Undergraduate student aid remains challenging for students from all backgrounds

November 02, 2007

University Park, Pa. -- Penn State's efforts to lessen the financial impact of attaining an undergraduate degree are having a positive effect on thousands of high-achieving students who demonstrate the greatest financial need. However, cost trends in public higher education are necessitating greater burdens of student debt at all income levels.

"When we look at the average debt of graduating students by income, we find that our lower income students, even with the receipt of federal and state grants, still borrow more than the average across all students," said Anna Griswold, Penn State assistant vice president for Undergraduate Education and executive director of student aid, in a report to the University’s Board of Trustees Friday (Nov. 2).

"Middle income students borrow closer to the average loan debt and higher income students borrow about the same as the national average loan debt for graduating bachelor degree students."

Two-thirds of Penn State students who graduated in the 2006-07 academic year, (about 8,500 students) took out federal and/or private loans with an average debt of $26,300 at the time of graduation. Nationwide, the average undergraduate student's loan debt is about $21,100, according to Griswold. 

In 2006-07 a total of 54,657 students, or 74 percent of Penn State undergraduates, received some form of financial assistance, up from 61 percent a decade earlier. Total financial aid funding for undergraduates last year was $656 million. Almost 70 percent came from federal and state student aid, 13 percent came from University sources, and 18 percent came from external sources secured by students, most of which was private education loans.

Of that $656 million in aid, 63 percent was offered in the form of loans, said Griswold, while 36 percent was from grants and scholarships -- via federal, state and University funds -- and 1 percent was from the federal work-study program.

Because Federal Pell and the Pennsylvania Higher Education Assistance Agency (PHEAA) grant program funding for lower and middle income students has remained relatively flat for several years, tuition increases have outpaced grant funding, particularly for those who have the most difficulty paying for college. The grant programs' purchasing power, therefore, has declined, and as a result more students are using education loans. 

Within the last decade students borrowed 28 percent more in federal student loans. Because growth in this loan program is limited by an annual maximum amount that each student is allowed to borrow, this statistic demonstrates a growth in the total number of students who are signing up for these loans, not the total each student borrows.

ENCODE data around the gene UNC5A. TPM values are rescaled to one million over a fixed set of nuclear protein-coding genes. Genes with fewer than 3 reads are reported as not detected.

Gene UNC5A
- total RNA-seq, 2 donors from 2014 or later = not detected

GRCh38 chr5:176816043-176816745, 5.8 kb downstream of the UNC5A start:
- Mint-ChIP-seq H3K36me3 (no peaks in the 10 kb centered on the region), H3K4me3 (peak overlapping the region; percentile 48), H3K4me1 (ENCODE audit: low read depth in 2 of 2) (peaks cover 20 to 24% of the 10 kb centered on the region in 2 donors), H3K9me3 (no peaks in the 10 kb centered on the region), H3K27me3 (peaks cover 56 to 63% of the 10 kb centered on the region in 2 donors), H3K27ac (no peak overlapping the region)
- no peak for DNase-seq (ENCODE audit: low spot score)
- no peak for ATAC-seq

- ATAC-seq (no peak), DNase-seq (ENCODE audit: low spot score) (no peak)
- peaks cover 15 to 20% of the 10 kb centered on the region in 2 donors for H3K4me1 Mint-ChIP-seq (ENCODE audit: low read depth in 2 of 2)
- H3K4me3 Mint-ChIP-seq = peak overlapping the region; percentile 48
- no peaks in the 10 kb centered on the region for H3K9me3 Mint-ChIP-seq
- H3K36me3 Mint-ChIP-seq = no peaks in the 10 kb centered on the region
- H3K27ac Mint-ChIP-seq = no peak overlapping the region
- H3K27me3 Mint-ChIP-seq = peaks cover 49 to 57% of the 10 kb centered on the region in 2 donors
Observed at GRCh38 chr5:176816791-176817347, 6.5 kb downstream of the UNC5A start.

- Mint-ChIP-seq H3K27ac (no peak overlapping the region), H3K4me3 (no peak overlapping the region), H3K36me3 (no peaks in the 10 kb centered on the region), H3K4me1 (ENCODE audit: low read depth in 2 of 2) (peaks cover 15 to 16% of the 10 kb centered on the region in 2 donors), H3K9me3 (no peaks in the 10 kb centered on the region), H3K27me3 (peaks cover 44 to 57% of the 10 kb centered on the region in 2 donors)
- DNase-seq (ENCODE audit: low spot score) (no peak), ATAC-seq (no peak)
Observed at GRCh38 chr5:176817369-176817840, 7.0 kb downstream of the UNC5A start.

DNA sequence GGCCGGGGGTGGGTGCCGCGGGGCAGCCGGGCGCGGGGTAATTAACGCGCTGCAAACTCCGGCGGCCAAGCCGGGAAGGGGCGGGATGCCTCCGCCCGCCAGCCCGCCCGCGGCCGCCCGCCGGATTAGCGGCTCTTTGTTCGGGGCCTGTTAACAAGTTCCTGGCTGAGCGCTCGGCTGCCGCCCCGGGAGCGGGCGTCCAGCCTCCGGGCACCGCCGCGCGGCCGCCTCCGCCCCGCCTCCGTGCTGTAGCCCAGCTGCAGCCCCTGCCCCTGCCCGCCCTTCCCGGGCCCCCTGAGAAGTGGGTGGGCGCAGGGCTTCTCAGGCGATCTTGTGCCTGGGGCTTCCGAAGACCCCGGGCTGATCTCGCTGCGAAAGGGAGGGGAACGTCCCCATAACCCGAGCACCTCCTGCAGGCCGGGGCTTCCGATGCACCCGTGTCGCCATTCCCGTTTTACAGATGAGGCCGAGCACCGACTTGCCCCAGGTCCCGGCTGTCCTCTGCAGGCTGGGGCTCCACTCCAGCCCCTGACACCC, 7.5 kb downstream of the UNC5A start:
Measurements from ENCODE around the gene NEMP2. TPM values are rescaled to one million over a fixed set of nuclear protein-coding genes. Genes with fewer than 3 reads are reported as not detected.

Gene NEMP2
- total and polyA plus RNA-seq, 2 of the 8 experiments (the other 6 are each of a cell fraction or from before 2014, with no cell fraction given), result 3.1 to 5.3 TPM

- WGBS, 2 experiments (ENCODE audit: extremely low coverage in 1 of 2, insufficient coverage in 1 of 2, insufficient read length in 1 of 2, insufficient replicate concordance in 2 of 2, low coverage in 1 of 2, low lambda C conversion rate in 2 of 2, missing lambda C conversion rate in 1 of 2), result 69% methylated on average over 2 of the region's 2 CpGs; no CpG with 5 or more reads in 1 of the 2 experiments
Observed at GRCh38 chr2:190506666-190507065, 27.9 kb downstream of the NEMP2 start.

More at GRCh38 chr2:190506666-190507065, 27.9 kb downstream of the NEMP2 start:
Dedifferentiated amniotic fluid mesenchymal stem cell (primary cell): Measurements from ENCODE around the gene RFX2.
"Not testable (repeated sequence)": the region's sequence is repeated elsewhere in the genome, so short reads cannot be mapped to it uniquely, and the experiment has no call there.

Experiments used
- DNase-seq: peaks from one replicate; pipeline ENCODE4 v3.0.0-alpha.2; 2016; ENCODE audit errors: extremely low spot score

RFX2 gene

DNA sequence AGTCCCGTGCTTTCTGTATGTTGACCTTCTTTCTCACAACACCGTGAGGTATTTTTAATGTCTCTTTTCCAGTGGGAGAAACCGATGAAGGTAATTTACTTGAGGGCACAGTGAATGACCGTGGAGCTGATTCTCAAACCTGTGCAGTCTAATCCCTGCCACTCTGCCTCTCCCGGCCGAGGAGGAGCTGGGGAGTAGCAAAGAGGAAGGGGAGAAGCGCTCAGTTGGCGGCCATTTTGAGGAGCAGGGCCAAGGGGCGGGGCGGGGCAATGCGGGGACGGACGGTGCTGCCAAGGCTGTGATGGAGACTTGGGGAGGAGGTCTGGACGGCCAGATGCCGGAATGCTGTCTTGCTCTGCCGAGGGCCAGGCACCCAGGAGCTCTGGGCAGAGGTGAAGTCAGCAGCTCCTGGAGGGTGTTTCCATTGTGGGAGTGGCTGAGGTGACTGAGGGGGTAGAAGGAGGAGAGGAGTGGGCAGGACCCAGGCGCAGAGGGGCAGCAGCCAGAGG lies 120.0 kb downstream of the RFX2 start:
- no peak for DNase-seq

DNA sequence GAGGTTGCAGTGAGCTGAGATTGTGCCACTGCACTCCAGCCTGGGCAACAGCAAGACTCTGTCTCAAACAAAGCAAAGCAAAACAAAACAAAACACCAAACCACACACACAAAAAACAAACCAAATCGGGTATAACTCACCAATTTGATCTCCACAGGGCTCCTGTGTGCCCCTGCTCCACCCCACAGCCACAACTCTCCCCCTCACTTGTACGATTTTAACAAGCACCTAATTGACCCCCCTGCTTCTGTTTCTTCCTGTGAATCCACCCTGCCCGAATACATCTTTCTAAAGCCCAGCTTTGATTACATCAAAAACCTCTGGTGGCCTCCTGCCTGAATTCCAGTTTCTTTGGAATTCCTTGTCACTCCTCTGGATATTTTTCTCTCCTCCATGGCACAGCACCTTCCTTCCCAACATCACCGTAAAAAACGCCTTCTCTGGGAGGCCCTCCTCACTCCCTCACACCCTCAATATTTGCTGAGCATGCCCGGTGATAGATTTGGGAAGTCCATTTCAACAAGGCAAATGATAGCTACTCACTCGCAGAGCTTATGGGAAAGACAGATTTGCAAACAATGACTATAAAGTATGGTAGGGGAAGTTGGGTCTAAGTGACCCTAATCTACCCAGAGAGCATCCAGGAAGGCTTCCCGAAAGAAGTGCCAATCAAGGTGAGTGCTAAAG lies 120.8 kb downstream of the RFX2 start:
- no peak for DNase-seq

Students who do not receive enough financial assistance based on household income or from parental support often must turn to private educational loans from banks, which are more expensive because interest accrues while the students are enrolled in college. Griswold said this type of borrowing has grown at a significant rate -- from $6.7 million in 2000-01 to $94.6 million in 2006-07. 

"We have watched trends for the income distribution of our student aid recipients since 2001. Over three broad income bands representing low, middle and higher income ranges, we have experienced a 4 percent decline in students from the lowest income, a 9 percent decline in those from the middle and a 33 percent increase in students from higher income ranges," said Griswold. "We must continue to focus on access and affordability as important areas to be addressed."

The University has made great strides in offering grant and scholarship support to help alleviate student cost burdens. Endowments and annual giving levels reached $30.6 million in 2006-07, and University grants and scholarships contributed an additional $28.4 million. A total of $59 million in University financial aid spending reached 18,690 Penn State undergraduates, about 25 percent of the University's undergraduate enrollment. Of that 25 percent, 10,465 students were assisted through endowed scholarships. This figure represents 14 percent of all undergraduates and more than twice the level assisted a decade earlier, said Griswold.

What is often overlooked when analyzing student aid is the gap of unmet need for students -- costs they pay in addition to tuition and fees, such as room, board, books and additional supplies. For the current academic year, Pennsylvania students will each need an estimated $21,754 to cover those costs, including tuition and fees. For in-state low-income students attending Penn State, 29 percent of their costs to attend Penn State are not covered by federal student loans or grants.

Penn State's Trustee Matching Scholarship Program has reached $40 million, or 40 percent of its goal. 

Last year, according to Griswold, about 4,400 students -- representing the lowest income levels and carrying grade-point averages well over 3.0 -- each received a Trustee Scholarship. At an average value of $1,500 per student, collectively the University's Trustee Scholarship Program awarded more than $6 million in 2006-07. 

The new fundraising campaign for Penn State identifies student aid as a top priority.

(Media Contacts)

Last Updated March 20, 2009